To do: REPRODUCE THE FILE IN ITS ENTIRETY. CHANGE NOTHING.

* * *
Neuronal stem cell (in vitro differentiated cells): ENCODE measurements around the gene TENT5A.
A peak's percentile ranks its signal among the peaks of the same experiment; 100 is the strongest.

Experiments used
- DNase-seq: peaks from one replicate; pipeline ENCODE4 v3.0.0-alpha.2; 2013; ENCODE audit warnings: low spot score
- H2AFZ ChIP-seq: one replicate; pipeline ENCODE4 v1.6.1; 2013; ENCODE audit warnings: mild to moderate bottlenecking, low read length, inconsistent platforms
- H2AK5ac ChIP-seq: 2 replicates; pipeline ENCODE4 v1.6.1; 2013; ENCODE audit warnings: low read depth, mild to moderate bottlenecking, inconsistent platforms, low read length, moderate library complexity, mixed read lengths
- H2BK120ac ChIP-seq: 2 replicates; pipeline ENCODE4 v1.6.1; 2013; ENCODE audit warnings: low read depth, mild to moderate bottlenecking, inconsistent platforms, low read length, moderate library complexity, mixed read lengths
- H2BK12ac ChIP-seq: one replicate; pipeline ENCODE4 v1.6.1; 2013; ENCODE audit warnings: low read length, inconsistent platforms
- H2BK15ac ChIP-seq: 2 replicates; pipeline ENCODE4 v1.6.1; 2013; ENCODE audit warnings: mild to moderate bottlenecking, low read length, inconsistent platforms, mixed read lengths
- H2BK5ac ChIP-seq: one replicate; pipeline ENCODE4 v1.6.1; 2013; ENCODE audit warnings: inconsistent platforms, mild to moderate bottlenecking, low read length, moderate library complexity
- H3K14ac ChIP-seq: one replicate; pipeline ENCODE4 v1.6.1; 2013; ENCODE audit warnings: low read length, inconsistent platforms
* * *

Neuronal stem cell (in vitro differentiated cells): ENCODE measurements around the gene TENT5A.
A peak's percentile ranks its signal among the peaks of the same experiment; 100 is the strongest.

Experiments used
- DNase-seq: peaks from one replicate; pipeline ENCODE4 v3.0.0-alpha.2; 2013; ENCODE audit warnings: low spot score
- H2AFZ ChIP-seq: one replicate; pipeline ENCODE4 v1.6.1; 2013; ENCODE audit warnings: mild to moderate bottlenecking, low read length, inconsistent platforms
- H2AK5ac ChIP-seq: 2 replicates; pipeline ENCODE4 v1.6.1; 2013; ENCODE audit warnings: low read depth, mild to moderate bottlenecking, inconsistent platforms, low read length, moderate library complexity, mixed read lengths
- H2BK120ac ChIP-seq: 2 replicates; pipeline ENCODE4 v1.6.1; 2013; ENCODE audit warnings: low read depth, mild to moderate bottlenecking, inconsistent platforms, low read length, moderate library complexity, mixed read lengths
- H2BK12ac ChIP-seq: one replicate; pipeline ENCODE4 v1.6.1; 2013; ENCODE audit warnings: low read length, inconsistent platforms
- H2BK15ac ChIP-seq: 2 replicates; pipeline ENCODE4 v1.6.1; 2013; ENCODE audit warnings: mild to moderate bottlenecking, low read length, inconsistent platforms, mixed read lengths
- H2BK5ac ChIP-seq: one replicate; pipeline ENCODE4 v1.6.1; 2013; ENCODE audit warnings: inconsistent platforms, mild to moderate bottlenecking, low read length, moderate library complexity
- H3K14ac ChIP-seq: one replicate; pipeline ENCODE4 v1.6.1; 2013; ENCODE audit warnings: low read length, inconsistent platforms